Judge bans company's deceptive anti-spyware claims
Did not do what it said on the tin
The Federal Trade Commission in the US has won an preliminary injunction against Trustsoft, freezing the company's assets and preventing it from making deceptive claims about its anti-spyware product. A district court judge in Texas issued the order, which the FTC is seeking to have made permanent.
The FTC alleges that Trustsoft used deceptive means to advertise its SpyKiller product, by claiming to have scanned consumers' computers, when in fact no such scan had taken place.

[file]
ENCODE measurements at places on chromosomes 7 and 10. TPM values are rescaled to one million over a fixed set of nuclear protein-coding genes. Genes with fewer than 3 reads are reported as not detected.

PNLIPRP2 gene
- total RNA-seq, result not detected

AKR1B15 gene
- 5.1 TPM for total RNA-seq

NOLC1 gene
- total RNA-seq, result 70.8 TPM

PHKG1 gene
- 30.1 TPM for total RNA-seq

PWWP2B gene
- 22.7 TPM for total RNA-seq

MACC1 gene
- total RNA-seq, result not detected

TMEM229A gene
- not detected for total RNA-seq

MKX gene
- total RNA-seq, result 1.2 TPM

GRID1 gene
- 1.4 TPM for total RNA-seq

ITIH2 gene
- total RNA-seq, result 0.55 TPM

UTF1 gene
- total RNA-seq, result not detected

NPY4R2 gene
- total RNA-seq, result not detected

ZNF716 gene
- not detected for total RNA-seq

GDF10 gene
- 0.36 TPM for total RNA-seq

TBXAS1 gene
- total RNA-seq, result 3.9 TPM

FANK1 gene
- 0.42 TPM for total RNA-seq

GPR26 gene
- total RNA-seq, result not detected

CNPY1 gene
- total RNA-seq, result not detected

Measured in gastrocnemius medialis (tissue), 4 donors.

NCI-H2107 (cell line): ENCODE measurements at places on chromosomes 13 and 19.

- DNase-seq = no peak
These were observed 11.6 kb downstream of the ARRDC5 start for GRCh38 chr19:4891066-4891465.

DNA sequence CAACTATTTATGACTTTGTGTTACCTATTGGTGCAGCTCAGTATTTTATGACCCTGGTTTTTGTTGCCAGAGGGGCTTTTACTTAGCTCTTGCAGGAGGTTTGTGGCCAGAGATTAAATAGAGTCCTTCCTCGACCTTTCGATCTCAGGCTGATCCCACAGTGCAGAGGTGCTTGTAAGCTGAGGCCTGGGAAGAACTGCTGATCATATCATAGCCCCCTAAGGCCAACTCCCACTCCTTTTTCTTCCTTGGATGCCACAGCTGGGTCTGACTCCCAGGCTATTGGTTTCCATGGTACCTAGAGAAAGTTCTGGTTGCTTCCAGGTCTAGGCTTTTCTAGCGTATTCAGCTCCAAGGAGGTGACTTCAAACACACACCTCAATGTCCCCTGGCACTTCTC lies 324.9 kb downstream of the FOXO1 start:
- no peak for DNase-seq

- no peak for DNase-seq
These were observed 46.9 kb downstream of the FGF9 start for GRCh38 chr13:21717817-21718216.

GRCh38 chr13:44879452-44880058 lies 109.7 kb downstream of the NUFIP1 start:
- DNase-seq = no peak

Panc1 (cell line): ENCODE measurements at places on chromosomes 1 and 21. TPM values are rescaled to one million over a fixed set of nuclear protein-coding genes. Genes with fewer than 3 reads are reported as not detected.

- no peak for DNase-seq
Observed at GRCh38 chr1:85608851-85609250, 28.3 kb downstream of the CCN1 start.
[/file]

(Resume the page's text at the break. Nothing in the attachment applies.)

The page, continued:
Once the SpyKiller product was downloaded and a real scan begun, a status box appeared identifying "live spyware processes", the FTC says. The programs identified, however, were not spyware, but anti-virus products, word processors and other non-dangerous programs. Once the scan was completed, consumers had to pay $40 to activate SpyKiller's spyware removal program.
Further, the FTC says Trustsoft violated the CAN-CPAM act by sending promotional email that did not identify itself as advertising, had false "from" addresses, provided no valid postal address and no option to opt-out of the mailing list.
The FTC is now seeking redress for consumers from Trustsoft and its principal, Danilo Ladendorf. ®